The Science of Champagne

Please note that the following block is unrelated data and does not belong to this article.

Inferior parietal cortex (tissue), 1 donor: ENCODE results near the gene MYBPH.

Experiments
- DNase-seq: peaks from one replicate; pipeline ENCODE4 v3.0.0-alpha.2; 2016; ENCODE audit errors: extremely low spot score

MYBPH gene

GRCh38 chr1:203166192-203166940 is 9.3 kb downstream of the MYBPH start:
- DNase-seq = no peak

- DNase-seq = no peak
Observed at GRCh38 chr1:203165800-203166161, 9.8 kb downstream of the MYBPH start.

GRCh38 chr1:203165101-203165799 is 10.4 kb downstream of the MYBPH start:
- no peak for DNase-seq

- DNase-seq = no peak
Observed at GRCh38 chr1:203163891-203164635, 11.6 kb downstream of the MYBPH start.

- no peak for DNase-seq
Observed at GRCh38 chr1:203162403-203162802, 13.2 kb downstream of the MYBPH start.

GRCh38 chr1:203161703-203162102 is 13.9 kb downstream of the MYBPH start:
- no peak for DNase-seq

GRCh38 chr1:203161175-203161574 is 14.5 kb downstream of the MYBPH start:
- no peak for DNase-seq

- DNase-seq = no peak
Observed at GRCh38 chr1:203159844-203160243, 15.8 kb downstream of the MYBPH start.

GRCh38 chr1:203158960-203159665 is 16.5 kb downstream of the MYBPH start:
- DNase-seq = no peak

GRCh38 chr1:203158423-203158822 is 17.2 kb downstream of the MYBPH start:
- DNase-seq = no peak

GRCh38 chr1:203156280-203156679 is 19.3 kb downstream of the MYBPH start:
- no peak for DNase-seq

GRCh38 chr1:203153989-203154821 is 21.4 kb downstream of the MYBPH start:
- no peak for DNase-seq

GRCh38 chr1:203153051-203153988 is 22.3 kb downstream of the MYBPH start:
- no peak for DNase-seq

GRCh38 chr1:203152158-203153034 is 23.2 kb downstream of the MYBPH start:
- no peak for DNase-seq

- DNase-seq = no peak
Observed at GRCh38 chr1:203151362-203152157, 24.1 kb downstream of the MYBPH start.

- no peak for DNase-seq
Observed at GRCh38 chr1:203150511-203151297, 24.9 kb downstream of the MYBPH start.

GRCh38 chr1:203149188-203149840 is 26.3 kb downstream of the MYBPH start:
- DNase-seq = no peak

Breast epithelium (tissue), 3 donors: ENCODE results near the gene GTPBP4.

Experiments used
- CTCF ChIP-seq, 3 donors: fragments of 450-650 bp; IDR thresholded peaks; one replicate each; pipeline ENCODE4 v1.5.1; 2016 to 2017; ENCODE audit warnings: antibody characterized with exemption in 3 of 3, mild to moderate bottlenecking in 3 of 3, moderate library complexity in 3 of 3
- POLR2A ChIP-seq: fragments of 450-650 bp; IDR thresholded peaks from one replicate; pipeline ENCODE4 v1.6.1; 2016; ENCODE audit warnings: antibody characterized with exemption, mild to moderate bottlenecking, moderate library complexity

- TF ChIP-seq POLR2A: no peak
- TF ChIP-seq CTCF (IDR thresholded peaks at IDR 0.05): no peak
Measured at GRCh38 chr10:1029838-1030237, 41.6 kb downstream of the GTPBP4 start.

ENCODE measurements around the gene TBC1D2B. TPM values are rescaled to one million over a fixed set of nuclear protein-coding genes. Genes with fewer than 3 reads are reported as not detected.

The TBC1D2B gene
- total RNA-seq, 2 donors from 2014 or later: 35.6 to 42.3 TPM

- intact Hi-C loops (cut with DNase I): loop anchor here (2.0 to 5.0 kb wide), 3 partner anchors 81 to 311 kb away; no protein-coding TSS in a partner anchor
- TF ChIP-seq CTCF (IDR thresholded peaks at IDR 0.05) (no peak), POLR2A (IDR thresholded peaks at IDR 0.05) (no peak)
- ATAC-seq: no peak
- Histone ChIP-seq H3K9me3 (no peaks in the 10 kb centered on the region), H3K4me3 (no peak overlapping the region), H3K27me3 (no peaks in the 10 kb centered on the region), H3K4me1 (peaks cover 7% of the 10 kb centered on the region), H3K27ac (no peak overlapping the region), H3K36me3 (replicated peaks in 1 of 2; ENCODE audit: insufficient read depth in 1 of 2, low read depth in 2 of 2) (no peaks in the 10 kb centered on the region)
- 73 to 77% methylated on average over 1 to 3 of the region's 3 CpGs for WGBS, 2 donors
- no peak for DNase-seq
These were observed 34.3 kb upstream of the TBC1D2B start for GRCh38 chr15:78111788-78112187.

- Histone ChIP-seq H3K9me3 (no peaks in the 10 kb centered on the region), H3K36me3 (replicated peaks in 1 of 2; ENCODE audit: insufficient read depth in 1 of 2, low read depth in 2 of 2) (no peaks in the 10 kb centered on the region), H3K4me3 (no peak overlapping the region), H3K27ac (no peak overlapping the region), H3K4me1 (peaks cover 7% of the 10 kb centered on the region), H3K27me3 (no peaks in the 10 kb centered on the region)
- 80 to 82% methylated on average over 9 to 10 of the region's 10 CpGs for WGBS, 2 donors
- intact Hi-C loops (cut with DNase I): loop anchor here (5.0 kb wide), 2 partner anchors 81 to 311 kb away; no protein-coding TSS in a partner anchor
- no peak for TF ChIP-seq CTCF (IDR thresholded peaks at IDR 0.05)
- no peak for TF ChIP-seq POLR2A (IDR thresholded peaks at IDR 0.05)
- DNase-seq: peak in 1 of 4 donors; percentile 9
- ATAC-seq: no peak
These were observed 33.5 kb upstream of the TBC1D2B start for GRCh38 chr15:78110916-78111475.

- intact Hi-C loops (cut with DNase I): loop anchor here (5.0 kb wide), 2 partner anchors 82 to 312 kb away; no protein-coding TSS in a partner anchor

Champagne owes much of its allure to its tiny bubbles. Unlike other wines, champagne undergoes a secondary fermentation in the bottle, during which the yeasts in the wine consume sugars and produce carbon dioxide, which dissolves into the wine. When opened, the carbon dioxide can begin to escape. Bubbles form in the glass around imperfections, either due to intentional etching of the glass or impurities left behind by cleaning. Once formed, trails of bubbles rise to the surface, swelling as more dissolved carbon dioxide is absorbed into each bubble. The bubbles then cluster near the surface of the champagne, occasionally popping and creating a flower-like distortion of the surrounding bubbles. The gases within the bubbles contains higher concentrations of aromatic chemicals than the surrounding wine, and the bursting of each bubble propels tiny droplets of these aromatics upwards, carrying the scent of the champagne to the drinker. For more beautiful champagne photos, I recommend this LuxeryCulture article; for more on the science of champagne, see Chemistry World’s coverage. Happy 2014! (Image credits: G. Liger-Belair et al.)

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